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Madama Butterfly

on September 07, 2020
This is the page for the performance on September 07, 2020.
Music Giacomo Puccini Text Giuseppe Giacosa & Luigi Illica
→ Tragedia giapponese


Cast 07.09.2020

Conductor Philippe Jordan
Production Anthony Minghella
Regie und Choreographie Carolyn Choa
Stage Design Michael Levine
Costume Design Han Feng
Lighting Design Peter Mumford
Puppendesign und -regie Blind Summit Theatre Mark Down & Nick Barnes
Director's Assistant Paula Williams
Assistant Choreographer David John
Assistenz Bühne Matthias Kronfuss
Cio-Cio-San Asmik Grigorian
Suzuki Virginie Verrez
Pinkerton Freddie De Tommaso
Sharpless Boris Pinkhasovich
Goro Andrea Giovannini
Solotänzerin Hsin-Ping Chang
Solotänzer Tom Yang
Puppenspieler Eugenijus Slavinskas Valentin Alfery Emil Kohlmayr
Kate Pinkerton Patricia Nolz
Fürst Yamadori Stefan Astakhov
Onkel Bonze Evgeny Solodovnikov
Kaiserlicher Kommissär Michael Arivony


Madama Butterfly tells of a double misunderstanding: the Japanese geisha Cio-Cio-San dreams of a joint future in the USA with her American husband, while the American Lieutenant Pinkerton procures a state-legitimised affair at his station.

Production: The production by Oscar-winning Hollywood director Anthony Minghella, known worldwide for films such as The English Patient and The talented Mr. Ripley, fascinates with its haunting visual worlds. Poetic, cinematic impact is combined with elements from traditional Japanese theatre, the work creates an unheard-of pull through the exemplary use of gestures, colours, dance, puppetry and light, which gains its energy from an aesthetic fine-grainedness and depth of field.


In reviewing the terms to a lease for a Japanese wedding house, which overlooks Nagasaki harbour, includes a geisha wife and runs for a period of 999 years but can be terminated on any given month, Lieutenant Benjamin Franklin Pinkerton of the U.S. Navy is quite pleased with its flexible terms. Just the day before, the American consul, Sharpless, who was invited as the Lieutenant’s best man and has a much more refined ear than he, overheard the lovely voice of the young geisha, Cio-Cio-San, known as Madam Butterfly, who had visited the US consulate the day before, heeding him to question: could her voice be the sound of true love? He warns his compatriot against carelessly »eliciting tones of sorrow from this voice.« Knowing that what might be irresponsible game for Pinkerton could result in existential seriousness for Cio-Cio-San. After all, she had broken all ties to her family and culture in order to dream the American dream as »Madame F. B. Pinkerton«. After Pinkerton left Madam Butterfly, she continued to defend her dream against the cold reality of her situation for three years, trusting the American marriage laws and the child she gave birth to after Pinkerton's departure: a blond, blue-eyed boy whom she named Dolore (»Sorrow«). Sharpless believes he can relieve the socially isolated and destitute Cio-Cio-San by persuading Pinkerton, who in the meantime sought a »real marriage« to a »real American girl«, to adopt the child. Madame Butterfly agrees to give up her last remaining tie to Pinkerton – her son – if Pinkerton himself comes to collect him. Then she confronts him with a Japanese suicide ritual, which she performs in the presence of her son just after blindfolding him.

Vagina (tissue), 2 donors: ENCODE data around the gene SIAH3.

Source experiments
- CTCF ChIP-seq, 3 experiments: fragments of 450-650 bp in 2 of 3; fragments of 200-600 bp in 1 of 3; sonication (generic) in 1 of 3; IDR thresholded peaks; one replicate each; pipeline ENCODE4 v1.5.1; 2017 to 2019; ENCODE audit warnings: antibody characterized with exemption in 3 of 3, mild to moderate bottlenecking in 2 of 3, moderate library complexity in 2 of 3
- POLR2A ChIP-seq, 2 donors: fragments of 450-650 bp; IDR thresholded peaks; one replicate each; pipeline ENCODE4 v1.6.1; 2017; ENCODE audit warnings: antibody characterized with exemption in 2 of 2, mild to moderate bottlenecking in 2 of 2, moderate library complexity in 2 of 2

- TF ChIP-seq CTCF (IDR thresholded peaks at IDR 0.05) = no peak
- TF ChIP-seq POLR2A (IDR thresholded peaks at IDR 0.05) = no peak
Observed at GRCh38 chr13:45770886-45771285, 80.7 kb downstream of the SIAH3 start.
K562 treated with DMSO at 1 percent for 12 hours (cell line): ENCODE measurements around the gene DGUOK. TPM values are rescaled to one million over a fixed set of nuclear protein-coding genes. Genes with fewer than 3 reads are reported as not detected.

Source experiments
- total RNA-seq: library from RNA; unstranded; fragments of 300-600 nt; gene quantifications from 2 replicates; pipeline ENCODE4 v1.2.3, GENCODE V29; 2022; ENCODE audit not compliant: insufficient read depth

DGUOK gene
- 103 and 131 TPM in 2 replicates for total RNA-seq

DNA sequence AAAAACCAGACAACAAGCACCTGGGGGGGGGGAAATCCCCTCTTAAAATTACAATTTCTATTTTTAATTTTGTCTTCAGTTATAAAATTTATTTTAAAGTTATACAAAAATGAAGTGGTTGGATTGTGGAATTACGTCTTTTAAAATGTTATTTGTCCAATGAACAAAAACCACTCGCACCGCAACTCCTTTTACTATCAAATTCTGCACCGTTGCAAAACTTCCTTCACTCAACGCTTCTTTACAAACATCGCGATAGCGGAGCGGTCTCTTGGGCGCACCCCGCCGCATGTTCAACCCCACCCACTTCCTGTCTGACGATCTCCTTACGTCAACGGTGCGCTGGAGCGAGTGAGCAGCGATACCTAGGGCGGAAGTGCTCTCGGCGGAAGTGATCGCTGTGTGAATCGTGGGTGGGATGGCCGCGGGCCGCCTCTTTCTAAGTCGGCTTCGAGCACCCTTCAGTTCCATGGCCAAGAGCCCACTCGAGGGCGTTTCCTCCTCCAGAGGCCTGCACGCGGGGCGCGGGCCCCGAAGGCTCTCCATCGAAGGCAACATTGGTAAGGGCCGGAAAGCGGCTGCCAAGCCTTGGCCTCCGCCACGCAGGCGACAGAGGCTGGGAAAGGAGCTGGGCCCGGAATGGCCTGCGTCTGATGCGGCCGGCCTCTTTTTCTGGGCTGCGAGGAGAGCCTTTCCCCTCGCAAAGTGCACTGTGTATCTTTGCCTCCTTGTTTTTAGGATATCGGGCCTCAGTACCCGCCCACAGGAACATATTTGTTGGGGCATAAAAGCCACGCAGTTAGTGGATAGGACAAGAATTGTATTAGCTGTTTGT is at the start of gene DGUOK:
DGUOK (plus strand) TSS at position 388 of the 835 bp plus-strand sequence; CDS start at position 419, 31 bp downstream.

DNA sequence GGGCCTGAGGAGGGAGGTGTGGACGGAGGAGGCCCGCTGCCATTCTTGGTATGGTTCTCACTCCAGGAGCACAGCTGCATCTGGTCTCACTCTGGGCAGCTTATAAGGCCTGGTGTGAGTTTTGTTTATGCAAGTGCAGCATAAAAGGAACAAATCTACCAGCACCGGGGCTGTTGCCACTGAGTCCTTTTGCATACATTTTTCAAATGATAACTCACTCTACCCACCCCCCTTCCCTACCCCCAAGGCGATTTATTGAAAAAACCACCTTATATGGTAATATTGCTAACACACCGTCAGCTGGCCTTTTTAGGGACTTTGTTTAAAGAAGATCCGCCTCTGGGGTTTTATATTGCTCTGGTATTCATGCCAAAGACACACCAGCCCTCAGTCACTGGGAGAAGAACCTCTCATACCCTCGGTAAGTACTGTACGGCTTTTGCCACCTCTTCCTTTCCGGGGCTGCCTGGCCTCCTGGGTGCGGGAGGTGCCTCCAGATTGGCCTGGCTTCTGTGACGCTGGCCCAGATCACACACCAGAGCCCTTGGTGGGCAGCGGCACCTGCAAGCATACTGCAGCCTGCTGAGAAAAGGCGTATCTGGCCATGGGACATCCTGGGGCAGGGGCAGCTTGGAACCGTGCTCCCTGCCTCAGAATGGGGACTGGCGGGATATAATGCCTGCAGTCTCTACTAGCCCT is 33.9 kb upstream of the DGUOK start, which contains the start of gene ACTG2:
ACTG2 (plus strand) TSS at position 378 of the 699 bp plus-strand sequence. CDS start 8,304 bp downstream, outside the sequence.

To musically portray a Japan in conflict with open borders and forced westernization through the American Navy in 1853, Puccini leaves behind his distinct musical language and in doing so incorporates material from original or mediated Far Eastern sources: In addition to borrowing from transcriptions of Japanese music by Rudolf Dittrich, a student of Bruckner, he used melodies from a music box made in Switzerland for export to China, added Japanese percussion instruments and was also inspired by a Kabuki theatre performance. The latter refers to an important aspect of the main character. For as a geisha, Cio-Cio-San is trained to entertain a man through conversation as much as through artistic performances such as singing, dance and pantomime. Throughout, the viewer may question whether her self-portrayal is authentic or if she is fooling both her partners in the play – and the audience – with an act of artistic masquerades. For example, in acting out one of the play’s most famous arias »Un bel dì vedremo«, »One day we will see«, she uses her body and voice to display to her confidant, Suzuki, her longed-for return of her American husband; and during a scene in which she improvises a humorous dialogue for the consul at an American divorce court; and yet again, when she recalls the degrading fate of a street dancer for her son. The supposed naivety of the main character thus continually proves to be in an abysmal state and often broken. The exoticism in Puccini's »Butterfly« score is more than, and different than, a folkloristic decoration. He stages a critique of colonialism that makes the work fruitful for post-colonial questions and readings.

Co-production partner

Reproduced from an original co-production of The Metropolitan Opera, English National Opera, and the Lithuanian National Opera.